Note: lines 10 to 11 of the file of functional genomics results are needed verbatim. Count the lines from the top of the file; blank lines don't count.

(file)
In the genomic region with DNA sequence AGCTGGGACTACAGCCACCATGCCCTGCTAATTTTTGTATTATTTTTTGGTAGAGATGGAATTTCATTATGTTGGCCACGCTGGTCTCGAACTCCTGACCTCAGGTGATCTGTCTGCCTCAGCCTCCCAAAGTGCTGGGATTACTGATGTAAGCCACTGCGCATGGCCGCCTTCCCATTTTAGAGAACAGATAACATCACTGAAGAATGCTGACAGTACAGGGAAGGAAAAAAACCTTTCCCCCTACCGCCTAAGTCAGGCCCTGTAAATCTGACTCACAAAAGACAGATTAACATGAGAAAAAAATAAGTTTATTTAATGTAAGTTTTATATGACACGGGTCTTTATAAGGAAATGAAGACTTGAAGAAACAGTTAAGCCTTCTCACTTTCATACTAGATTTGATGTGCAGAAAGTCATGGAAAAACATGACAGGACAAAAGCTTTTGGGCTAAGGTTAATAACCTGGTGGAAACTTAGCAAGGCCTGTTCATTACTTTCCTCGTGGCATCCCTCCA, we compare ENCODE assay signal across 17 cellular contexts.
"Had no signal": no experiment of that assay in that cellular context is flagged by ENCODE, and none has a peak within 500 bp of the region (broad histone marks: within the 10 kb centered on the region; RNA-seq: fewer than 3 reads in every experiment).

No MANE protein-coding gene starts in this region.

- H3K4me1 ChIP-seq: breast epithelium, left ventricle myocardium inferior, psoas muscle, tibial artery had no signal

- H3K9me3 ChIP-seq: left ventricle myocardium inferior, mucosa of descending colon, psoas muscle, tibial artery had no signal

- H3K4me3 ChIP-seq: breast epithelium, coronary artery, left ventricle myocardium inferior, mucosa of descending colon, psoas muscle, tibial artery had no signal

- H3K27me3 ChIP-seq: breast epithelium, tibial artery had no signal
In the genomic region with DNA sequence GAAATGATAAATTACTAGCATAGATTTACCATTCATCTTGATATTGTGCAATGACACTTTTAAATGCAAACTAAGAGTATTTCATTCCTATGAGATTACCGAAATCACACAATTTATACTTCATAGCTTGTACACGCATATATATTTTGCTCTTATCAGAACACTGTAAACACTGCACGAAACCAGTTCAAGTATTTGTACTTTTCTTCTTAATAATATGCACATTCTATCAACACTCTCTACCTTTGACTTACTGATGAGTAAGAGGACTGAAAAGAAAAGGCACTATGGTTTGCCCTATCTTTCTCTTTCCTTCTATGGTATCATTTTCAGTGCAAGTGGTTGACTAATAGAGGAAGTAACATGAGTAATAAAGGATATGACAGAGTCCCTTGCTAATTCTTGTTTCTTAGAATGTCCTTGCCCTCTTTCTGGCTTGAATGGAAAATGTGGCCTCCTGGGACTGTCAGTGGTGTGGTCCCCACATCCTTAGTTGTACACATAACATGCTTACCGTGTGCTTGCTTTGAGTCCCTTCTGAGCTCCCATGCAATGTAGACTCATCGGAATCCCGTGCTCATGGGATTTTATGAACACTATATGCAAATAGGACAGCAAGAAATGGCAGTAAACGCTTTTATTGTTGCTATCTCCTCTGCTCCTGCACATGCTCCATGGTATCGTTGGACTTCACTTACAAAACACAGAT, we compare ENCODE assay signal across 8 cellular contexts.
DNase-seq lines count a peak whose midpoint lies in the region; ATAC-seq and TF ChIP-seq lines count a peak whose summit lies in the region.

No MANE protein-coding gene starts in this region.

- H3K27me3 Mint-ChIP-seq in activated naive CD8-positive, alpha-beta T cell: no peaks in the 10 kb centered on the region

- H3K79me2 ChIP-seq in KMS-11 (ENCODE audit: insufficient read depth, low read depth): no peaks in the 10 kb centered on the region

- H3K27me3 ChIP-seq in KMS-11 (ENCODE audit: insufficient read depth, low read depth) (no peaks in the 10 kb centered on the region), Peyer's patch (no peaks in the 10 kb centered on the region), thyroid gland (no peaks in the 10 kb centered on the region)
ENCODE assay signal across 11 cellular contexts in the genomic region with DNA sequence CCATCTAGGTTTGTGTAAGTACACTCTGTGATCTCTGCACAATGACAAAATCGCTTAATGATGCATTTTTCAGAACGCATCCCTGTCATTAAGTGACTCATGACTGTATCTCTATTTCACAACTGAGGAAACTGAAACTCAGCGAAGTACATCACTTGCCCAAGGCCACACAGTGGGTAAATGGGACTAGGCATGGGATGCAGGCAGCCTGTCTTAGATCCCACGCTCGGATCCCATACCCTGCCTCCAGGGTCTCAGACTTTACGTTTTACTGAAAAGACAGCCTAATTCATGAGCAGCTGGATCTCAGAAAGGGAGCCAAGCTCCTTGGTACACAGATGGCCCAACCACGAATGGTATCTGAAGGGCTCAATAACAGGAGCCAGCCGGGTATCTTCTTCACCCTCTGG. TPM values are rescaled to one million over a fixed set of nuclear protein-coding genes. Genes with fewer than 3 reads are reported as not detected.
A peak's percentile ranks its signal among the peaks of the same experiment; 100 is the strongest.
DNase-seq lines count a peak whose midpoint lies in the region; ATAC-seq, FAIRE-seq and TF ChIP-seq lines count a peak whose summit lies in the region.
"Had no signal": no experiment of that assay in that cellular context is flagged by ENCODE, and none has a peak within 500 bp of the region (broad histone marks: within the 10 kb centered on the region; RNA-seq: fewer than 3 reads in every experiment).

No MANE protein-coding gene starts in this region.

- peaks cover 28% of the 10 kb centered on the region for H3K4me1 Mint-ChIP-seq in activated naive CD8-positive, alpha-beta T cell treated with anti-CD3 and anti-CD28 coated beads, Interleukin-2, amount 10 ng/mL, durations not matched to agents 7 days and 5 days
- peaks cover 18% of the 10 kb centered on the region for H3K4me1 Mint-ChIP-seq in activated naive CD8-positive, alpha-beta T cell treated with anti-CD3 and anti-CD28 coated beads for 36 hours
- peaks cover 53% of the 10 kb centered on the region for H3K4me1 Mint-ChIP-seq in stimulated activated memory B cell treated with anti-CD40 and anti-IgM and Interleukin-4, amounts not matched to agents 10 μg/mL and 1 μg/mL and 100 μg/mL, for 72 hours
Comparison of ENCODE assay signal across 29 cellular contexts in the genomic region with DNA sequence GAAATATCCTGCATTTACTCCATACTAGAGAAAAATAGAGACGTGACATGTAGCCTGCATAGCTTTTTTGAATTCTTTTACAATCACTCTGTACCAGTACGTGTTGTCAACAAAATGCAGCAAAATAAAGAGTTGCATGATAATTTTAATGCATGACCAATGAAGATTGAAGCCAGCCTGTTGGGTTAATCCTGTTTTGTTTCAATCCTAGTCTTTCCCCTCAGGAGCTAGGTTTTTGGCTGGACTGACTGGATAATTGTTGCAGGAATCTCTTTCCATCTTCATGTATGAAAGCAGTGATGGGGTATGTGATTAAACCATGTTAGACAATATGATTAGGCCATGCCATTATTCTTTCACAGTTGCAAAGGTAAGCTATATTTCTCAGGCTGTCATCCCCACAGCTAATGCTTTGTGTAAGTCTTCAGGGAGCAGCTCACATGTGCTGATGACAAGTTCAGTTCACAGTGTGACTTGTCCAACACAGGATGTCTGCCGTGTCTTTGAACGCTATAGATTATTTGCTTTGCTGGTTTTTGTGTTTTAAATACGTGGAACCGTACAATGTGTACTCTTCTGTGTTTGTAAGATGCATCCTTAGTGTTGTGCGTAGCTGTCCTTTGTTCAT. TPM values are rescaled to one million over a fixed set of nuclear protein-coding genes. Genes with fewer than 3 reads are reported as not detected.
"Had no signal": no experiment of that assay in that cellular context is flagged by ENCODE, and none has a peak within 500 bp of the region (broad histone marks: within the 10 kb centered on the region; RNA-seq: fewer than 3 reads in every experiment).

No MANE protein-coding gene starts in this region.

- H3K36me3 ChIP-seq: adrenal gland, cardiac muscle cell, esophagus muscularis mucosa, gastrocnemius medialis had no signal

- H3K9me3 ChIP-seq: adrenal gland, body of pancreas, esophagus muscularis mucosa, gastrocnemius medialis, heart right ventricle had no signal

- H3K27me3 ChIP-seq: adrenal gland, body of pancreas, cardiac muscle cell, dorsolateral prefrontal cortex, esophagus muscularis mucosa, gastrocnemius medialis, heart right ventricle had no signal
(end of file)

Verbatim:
No MANE protein-coding gene starts in this region.

- H3K27me3 Mint-ChIP-seq in activated naive CD8-positive, alpha-beta T cell: no peaks in the 10 kb centered on the region